Peggy Guggenheim: Art Addict

2015-12-15-1450198050-7732243-IMG_1588.jpg
Lisa Immordino Vreeland's Peggy Guggenheim: Art Addict illustrates all that is wrong with the art world and all also all that is wrong with being an artist, to the extent that it underscores the way in which narcissistic grandiosity can camouflage itself as a spiritual quest. As she's depicted in the movie Guggenheim is truly repugnant (though the despicable nature of her character also exudes the sadness of the poor little not so rich girl). In 1939, at the outbreak of the war, she spends $40,000 to acquire the works of many artists who desperately needed money to escape the Nazi onslaught. Hitler had in fact pointed his finger at modernism in his l937 Degenerate Art Exhibition. She picked up works by the likes Leger and Brancusi and in the course bedded literally any artist who came into her path. Writers weren't exempt. She'd once spent four days in a hotel room bed with Beckett, who only got up to get sandwiches left at the door by room service. It's an anecdote which makes one realize that even the most brilliant and demanding of wordsmiths can still be afflicted with bad taste. She was a bottom feeder, who had a good "nose" and hung around with talents like Marcel Duchamp and Max Ernst--to whom she was unhappily married. Speaking of her famed proboscis, she seemed to take pride in a botched up rhinoplasty that even Cyrano might have had second thoughts parading about. Her sister Hazel had purportedly thrown her two children off the roof of her apartment building and the art addict, really sex addict, that Vreeland's movie paints was not much of a mother either. Soul Murder is the title of a book by the analyst Leonard Shengold and Guggenheim's emotional abandonment of her two children Pegeen (who died of an overdose) and Sindbad Vail fits the bill entirely. When she returned to the states in l942 she established a gallery on 57th Street, The Art of This Century (she described her at the time scandalous book Out of This Century: Confesssions of an Art Addict as being about "fucking") in which she showed the work of Still, Baziotes, Pollock, de Chirico, Rothko among others. She exhibited the works of both Robert de Niro's mother and father. When asked what role she played in the development of 20th century American art she said, "I gave birth to it. I was the midwife." She was never known for her modesty. Mary McCarthy wrote a highly critical story about Guggenheim called "The Cicerone." Merriam-Webster defines cicerone as "a guide who conducts sightseers." The portrait the movie paints, whether intentionally or not, is of a promoter and impresario doing for modernism what Phil Spector did for rock 'n roll. Actually the two had something in common. Both had tremendous commercial instincts and an obsessional streak when it came to sex. Guggenheim said in her later years, "I wish I were young enough to have lovers." In Spector's case the results were a little more dire. He was convicted of second degree murder in the death of the actress Lana Clarkson. Still she succeeded in collecting some great works as well as men and her legacy, the Peggy Guggenheim Collection, now resides on the site of the Venetian palazzo where she lived for 30 years.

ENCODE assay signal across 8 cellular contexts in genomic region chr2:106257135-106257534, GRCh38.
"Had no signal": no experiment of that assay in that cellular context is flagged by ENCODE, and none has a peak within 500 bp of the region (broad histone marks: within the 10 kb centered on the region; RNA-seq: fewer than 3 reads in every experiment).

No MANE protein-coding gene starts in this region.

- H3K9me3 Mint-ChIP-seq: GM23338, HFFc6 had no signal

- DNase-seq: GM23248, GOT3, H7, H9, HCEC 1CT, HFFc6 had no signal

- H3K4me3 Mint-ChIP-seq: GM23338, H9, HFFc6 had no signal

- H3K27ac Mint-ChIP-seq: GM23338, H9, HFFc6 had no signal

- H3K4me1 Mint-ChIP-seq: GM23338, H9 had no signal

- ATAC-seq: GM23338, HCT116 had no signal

{This was originally posted to The Screaming Pope, Francis Levy's blog of rants and reactions to contemporary politics, art and culture}

watercolor by Hallie Cohen